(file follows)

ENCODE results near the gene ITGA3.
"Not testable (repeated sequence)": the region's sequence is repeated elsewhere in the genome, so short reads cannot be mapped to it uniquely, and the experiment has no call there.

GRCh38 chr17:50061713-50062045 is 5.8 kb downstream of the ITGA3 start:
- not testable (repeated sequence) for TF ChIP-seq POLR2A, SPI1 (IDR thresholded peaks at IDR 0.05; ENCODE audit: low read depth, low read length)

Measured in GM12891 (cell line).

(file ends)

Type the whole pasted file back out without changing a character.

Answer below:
ENCODE results near the gene ITGA3.
"Not testable (repeated sequence)": the region's sequence is repeated elsewhere in the genome, so short reads cannot be mapped to it uniquely, and the experiment has no call there.

GRCh38 chr17:50061713-50062045 is 5.8 kb downstream of the ITGA3 start:
- not testable (repeated sequence) for TF ChIP-seq POLR2A, SPI1 (IDR thresholded peaks at IDR 0.05; ENCODE audit: low read depth, low read length)

Measured in GM12891 (cell line).